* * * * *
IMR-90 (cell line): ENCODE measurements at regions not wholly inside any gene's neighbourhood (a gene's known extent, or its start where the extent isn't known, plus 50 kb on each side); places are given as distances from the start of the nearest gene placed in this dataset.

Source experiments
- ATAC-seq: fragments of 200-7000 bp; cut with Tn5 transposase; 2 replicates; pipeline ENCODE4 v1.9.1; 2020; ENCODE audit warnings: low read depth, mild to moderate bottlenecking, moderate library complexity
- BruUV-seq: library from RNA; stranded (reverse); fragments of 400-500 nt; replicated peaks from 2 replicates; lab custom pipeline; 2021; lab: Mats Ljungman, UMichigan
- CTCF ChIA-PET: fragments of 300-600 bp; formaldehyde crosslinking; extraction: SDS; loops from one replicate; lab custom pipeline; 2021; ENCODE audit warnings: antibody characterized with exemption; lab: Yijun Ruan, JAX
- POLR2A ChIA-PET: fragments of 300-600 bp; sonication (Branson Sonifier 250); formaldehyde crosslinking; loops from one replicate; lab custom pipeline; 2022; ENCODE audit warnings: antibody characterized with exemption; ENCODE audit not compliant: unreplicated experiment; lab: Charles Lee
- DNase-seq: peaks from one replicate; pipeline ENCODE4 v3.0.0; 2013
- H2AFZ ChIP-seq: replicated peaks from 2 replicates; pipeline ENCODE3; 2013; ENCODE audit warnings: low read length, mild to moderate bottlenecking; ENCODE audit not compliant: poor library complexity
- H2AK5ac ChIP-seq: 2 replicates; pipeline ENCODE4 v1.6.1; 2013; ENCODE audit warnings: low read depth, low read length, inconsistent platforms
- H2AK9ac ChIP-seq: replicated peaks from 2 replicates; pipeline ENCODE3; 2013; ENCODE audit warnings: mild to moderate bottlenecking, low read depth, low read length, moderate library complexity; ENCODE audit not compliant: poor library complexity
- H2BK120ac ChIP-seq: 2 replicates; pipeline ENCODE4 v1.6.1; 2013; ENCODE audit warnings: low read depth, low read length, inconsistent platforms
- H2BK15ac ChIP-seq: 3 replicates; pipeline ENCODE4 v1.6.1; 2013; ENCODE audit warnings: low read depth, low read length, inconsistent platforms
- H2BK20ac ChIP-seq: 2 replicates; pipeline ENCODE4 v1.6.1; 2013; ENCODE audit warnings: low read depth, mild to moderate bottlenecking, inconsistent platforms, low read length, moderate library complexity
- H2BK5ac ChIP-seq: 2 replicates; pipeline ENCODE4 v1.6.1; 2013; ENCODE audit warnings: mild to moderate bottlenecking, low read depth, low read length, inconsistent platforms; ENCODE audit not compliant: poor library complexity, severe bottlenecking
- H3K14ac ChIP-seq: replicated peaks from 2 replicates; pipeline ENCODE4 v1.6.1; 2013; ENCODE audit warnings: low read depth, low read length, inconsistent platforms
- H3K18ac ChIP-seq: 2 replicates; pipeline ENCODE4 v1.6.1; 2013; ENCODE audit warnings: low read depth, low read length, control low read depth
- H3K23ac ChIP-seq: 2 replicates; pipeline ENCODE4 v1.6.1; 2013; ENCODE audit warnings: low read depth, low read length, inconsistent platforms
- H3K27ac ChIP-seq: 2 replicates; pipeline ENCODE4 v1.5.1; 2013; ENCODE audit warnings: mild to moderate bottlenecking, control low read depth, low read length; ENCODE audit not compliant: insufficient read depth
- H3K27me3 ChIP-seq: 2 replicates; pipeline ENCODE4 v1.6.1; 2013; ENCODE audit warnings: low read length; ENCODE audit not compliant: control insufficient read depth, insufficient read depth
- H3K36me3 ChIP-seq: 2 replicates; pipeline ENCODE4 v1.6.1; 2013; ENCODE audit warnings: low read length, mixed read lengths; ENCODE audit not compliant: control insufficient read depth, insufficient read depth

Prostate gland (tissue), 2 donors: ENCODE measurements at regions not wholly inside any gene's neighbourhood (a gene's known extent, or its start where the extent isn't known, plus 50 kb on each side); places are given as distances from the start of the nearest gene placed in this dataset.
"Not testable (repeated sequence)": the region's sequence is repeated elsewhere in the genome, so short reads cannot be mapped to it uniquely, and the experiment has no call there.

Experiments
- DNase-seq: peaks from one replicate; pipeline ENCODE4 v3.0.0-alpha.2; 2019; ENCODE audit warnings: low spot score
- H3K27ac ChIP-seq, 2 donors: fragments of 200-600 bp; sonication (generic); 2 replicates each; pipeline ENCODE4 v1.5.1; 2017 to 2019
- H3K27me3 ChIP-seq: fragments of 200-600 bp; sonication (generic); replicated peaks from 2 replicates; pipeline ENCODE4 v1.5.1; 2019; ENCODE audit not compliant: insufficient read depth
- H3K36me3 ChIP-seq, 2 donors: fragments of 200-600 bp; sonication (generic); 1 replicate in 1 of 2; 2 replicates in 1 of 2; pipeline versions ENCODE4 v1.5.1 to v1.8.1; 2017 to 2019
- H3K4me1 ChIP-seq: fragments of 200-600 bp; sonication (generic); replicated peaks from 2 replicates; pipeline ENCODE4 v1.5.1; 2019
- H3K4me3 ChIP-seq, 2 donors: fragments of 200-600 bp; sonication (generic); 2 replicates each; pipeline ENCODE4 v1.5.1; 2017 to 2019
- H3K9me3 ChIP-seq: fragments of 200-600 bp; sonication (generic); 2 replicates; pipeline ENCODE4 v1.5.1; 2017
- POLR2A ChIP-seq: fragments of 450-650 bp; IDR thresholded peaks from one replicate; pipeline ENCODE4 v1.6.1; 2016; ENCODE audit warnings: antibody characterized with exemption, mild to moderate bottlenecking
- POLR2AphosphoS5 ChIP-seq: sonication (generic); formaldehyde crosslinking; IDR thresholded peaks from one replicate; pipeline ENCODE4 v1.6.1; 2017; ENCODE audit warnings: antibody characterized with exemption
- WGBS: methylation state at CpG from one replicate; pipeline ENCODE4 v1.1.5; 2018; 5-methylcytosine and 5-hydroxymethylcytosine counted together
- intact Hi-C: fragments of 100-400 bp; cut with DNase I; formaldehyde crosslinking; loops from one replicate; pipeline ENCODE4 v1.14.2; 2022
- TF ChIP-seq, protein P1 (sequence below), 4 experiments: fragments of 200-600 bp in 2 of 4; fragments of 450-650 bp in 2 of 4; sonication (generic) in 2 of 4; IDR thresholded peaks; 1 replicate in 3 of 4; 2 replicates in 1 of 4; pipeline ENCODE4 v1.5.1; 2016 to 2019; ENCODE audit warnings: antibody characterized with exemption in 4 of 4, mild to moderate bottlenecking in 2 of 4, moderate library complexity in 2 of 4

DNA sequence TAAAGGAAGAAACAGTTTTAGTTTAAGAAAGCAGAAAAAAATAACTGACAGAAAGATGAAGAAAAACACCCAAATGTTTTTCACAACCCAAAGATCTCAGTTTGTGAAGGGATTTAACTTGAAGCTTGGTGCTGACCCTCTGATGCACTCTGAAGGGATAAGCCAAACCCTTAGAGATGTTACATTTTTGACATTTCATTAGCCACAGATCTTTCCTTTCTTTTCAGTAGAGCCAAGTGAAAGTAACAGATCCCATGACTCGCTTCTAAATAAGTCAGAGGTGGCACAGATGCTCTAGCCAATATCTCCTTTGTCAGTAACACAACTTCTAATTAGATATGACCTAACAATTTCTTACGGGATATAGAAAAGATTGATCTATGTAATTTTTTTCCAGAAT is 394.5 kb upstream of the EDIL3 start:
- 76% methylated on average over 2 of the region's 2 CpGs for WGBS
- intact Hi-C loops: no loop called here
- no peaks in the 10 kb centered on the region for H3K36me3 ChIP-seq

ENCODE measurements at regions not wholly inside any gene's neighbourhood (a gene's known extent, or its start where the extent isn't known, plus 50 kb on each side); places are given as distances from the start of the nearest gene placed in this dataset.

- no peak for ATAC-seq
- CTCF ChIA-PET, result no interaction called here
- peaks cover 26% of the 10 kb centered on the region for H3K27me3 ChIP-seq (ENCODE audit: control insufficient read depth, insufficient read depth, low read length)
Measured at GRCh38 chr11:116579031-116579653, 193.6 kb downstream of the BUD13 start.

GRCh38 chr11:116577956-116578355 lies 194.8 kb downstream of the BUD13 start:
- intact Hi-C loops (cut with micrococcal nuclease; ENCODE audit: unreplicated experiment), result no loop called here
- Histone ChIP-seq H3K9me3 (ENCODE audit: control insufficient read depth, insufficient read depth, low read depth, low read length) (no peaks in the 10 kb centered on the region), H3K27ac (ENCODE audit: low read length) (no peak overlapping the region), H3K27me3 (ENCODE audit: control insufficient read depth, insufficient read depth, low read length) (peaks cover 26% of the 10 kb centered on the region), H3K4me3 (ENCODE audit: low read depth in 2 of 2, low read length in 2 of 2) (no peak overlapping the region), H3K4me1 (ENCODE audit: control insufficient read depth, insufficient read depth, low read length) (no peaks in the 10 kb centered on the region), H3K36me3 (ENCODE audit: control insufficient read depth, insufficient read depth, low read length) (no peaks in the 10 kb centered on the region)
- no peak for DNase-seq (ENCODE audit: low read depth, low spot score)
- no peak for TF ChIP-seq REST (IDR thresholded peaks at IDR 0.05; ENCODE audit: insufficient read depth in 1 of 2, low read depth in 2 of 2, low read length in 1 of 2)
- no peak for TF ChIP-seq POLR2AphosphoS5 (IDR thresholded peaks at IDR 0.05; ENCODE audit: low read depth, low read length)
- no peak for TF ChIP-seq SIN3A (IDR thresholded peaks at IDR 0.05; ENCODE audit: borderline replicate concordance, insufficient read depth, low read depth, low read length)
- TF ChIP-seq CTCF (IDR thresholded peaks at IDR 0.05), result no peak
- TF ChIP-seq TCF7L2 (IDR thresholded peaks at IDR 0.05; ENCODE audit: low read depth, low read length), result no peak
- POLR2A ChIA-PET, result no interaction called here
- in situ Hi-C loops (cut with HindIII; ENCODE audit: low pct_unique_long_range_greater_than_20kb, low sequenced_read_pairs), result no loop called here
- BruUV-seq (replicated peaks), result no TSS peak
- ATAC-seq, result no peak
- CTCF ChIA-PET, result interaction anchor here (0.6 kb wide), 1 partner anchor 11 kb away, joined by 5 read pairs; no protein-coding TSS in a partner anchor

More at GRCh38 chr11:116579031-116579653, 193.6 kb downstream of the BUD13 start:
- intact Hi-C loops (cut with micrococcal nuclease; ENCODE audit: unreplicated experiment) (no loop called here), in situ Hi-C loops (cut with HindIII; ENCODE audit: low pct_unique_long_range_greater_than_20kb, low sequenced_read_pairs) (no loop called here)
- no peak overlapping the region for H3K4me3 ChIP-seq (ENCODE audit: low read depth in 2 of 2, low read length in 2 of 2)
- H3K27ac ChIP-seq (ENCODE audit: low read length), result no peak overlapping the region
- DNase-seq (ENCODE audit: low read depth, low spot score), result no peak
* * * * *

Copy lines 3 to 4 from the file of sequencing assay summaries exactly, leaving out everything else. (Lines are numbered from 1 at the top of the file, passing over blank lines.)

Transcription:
- ATAC-seq: fragments of 200-7000 bp; cut with Tn5 transposase; 2 replicates; pipeline ENCODE4 v1.9.1; 2020; ENCODE audit warnings: low read depth, mild to moderate bottlenecking, moderate library complexity
- BruUV-seq: library from RNA; stranded (reverse); fragments of 400-500 nt; replicated peaks from 2 replicates; lab custom pipeline; 2021; lab: Mats Ljungman, UMichigan